Headquartered in Moscow, Yandex positions itself as Russia’s answer to Google. It provides search, maps, a browser and, the subject of this review, a cloud storage solution called Yandex Disk.
However, while the portfolio is ambitious, at least in the case of Yandex Disk, the product itself is half-baked. Sure, Yandex Disk includes some interesting features like Office Online integration, but those features are more than outweighed by big misses like lack of server-side encryption and no option for file versioning (see our cloud storage comparison tool for options for both).
Coupled with the fact that Yandex Disk is headquartered in a country where cybercrime is unchecked and thriving, the end result is a product that we can’t seriously recommend. Instead, we advise you to consider other options in our cloud storage reviews library.
Keep reading to find out where else Yandex Disk goes wrong and where it what few things it gets right. After that, give a our best cloud storage guide a read for a better solution.
- Multiple plan options
- Office Online integration
- Unlimited photo storage
- No at-rest encryption
- No direct support
- No selective sync
- No file sharing passwords
- No file versioning
Yandex Disk is a cloud storage service. As such, its primary goal is to free hard-disk space by offloading files to the cloud. Like most modern cloud storage services, it can also be used to sync files across devices and share files with others.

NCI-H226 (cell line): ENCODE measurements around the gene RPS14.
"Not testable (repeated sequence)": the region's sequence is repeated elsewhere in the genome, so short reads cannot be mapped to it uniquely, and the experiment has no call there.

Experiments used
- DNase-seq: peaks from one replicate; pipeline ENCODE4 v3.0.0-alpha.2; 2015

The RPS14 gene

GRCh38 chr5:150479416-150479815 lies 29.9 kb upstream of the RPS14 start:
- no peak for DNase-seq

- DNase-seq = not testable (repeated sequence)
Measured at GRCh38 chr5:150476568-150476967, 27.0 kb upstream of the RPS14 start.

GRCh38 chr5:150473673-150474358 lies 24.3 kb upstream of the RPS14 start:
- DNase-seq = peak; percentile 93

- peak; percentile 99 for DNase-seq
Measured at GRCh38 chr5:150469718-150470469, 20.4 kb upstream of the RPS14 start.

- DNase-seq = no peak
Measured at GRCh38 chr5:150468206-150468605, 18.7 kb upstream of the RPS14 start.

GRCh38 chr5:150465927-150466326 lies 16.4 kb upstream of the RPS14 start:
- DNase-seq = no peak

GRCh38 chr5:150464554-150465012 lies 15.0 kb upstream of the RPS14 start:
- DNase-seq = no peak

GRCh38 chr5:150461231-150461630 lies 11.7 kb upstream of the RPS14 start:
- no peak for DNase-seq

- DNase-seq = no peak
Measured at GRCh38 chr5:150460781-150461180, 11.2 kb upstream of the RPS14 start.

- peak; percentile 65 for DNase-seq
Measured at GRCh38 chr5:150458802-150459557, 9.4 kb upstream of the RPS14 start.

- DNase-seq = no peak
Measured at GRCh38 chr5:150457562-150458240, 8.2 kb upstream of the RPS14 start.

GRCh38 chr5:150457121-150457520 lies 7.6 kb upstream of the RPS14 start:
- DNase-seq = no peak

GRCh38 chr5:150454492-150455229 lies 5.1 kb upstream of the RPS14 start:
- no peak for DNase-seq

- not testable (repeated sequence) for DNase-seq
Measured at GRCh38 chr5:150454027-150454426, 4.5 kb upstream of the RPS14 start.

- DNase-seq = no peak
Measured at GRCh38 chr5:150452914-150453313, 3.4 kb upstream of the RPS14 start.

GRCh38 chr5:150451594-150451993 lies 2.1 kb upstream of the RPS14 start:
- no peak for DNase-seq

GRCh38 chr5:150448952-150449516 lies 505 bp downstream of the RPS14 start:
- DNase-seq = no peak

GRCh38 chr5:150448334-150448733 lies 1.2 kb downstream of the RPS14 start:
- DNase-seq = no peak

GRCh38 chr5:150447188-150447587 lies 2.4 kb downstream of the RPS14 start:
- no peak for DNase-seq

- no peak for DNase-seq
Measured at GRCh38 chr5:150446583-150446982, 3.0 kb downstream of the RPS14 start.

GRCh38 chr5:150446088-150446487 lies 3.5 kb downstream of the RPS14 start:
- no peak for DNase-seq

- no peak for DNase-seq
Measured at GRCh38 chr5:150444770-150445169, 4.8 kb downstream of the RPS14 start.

Yandex Disk has applications for both Windows and Mac, plus a console client for Linux (see our best cloud storage for Linux guide for a better solution). Mobile apps are offered for both Android and iOS.
By installing the app on your phone, you get unlimited storage for photos and videos, making it a at least a decent cloud storage service for photos, though it doesn’t rank among our picks for the best cloud storage for photographers.
From the web browser, you can automatically preview files, plus stream video and music. Yandex.Disk comes automatically integrated with Office Online, letting you create and edit Word, Excel and PowerPoint files.
One rather big miss keeps Yandex Disk from feeling like a complete cloud storage service, and that’s file versioning. Most other tools let you rollback accidental file changes to recover previous files states. Yandex Disk doesn’t, which impacts its value as a collaboration tool.
Yandex is also missing some key security features that we’ll discuss more in our security overview, below. Those include no at-rest encryption or two-factor authentication.
The end result is a service that at first glance appears to offer quite a bit, but when you get right down to it, is missing critical features that are common with most of the competition.
Anyone can use Yandex.Disk for free with 10GB of storage received just for registering. If that’s not enough, several subscription options let you increase your storage space for a reasonable cost.
|Plan||Plan 1||Plan 2||Plan 3|
$ 1 00monthly
$ 10 00yearly
$ 2 00monthly
$ 20 00yearly
$ 10 00monthly
$ 100 00monthly
|Storage||10 GB||200 GB||1000 GB|
We like the inclusion of a 100GB plan for just $2, as many people won’t require the jump to 1TB. The cost itself is in line with Google Drive, which also has $2 100GB and $10 1TB plans. On the other hand, it’s more expensive than some of its fellow underdog storage services. For example, with pCloud, you can get a whole 2TB of space for just $8 a month.